Gateshead boss Malcolm Crosby hopes that Newcastle United’s visit tomorrow night could be the start of a beautiful friendship.
Crosby welcomes old pal Steve McClaren to the International Stadium for a pre-season friendly (8pm kick-off).
It will be the first game in charge of their respective clubs for both men, with former Sunderland boss Crosby having taken over at The Heed after Gary Mills’ departure in the summer, while McClaren was appointed Newcastle head coach a week later.
Tomorrow night will be a reunion between the two men, who first worked together at Oxford United before McClaren appointed Crosby as his reserve team manager when he was at Middlesbrough.
Newcastle are set to bring a strong side to Gateshead before they jet out over the weekend to USA for their pre-season tour. And Crosby admits it will be a stern test for his Conference outfit against a team containing international players.
He said: “They’re brining the first team over, which is fantastic for us and the players to be up against Premier League players.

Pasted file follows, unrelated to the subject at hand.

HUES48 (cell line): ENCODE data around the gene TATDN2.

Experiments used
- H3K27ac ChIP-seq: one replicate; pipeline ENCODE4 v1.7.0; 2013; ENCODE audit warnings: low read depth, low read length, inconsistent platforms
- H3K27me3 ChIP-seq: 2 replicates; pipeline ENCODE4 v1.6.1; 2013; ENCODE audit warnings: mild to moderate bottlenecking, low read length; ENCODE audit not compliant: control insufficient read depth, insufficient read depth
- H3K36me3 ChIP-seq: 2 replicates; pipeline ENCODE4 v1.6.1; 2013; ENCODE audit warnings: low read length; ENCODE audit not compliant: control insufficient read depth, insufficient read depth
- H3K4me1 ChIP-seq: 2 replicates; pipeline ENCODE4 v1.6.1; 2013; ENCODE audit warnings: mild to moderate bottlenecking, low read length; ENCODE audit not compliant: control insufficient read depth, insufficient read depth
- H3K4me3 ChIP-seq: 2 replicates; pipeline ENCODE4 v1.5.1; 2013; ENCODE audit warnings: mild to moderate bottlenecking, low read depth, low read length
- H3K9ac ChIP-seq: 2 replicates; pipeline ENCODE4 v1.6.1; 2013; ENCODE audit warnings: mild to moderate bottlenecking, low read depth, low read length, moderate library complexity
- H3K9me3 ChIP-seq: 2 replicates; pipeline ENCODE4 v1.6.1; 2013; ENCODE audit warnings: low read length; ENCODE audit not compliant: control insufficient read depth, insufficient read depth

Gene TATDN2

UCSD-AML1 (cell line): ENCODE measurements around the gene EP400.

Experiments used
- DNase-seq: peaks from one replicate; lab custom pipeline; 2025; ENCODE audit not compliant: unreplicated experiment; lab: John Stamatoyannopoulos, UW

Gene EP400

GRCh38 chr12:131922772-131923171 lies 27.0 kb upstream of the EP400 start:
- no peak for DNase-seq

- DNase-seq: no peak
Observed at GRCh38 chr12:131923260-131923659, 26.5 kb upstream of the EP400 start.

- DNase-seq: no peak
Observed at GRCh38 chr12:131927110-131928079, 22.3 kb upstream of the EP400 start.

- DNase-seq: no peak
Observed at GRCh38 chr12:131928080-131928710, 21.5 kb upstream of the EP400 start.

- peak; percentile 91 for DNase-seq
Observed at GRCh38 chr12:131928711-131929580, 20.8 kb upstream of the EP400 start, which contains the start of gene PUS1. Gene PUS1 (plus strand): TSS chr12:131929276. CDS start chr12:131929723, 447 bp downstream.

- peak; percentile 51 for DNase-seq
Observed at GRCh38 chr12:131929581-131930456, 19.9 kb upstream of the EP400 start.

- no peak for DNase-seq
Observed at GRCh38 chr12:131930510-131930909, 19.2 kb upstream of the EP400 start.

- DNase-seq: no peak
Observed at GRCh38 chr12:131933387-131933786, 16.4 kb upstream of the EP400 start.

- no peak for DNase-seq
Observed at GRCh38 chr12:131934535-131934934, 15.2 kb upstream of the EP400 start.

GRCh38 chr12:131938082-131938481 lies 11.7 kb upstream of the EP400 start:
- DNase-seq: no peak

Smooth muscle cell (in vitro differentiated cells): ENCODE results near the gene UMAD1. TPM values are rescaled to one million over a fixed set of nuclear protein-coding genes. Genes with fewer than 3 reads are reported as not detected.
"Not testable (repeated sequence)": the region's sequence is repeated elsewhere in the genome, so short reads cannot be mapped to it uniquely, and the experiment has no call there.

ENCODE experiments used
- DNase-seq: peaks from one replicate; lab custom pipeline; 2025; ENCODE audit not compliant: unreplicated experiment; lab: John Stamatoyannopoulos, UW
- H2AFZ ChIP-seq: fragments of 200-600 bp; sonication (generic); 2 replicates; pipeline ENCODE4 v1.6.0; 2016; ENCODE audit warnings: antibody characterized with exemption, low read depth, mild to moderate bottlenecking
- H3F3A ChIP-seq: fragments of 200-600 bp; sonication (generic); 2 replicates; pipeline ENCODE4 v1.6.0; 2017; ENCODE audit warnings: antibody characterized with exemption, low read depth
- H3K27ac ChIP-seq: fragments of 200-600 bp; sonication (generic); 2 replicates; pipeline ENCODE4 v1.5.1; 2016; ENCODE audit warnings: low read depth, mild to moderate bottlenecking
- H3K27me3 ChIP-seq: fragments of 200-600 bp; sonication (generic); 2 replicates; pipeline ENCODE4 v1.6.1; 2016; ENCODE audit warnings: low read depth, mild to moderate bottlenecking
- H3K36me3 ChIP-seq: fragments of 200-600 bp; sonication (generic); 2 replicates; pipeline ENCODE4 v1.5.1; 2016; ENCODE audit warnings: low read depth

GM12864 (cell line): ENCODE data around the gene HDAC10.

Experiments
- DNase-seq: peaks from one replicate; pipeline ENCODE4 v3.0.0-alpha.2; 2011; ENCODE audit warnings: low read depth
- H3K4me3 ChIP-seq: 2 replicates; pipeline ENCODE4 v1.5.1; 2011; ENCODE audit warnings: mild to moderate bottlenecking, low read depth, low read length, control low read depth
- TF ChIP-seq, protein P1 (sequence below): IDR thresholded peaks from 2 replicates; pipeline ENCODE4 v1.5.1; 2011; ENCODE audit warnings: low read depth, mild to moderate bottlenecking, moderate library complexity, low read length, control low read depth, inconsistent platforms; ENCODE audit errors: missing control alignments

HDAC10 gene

They’re brining the first team over, which is fantastic for us and the players to be up against Premier League players.Malcolm Crosby
“For a first game, it’s quite a tough one!
“I’m sure the players will be really looking forward to the challenge.”
It’s not just the game tomorrow that Crosby has his eyes on, however, with the 60-year-old believing closer links with the Magpies could help him out over the course of the season.
Crosby is hoping to loan a few players from Newcastle, or either of his former sides Boro and Sunderland to help Gateshead’s bid for promotion.
“Hopefully, he (McClaren) might lend us some of his better players.
“I’m very fortunate that I’ve got great connections at Middlesbrough from my time there, and they’ll help if they can.
“Sunderland, obviously, I’ve got good connections with Paul Bracewell and Kevin Ball. They’ll be the same. And Newcastle are trying to create some kind of alliance with us.
“What you can’t do in this league is play too many kids.
“It’s a man’s league - it’s a tough league - and if they come to the club they’ve got to physically manage that.
“That’s the important thing.”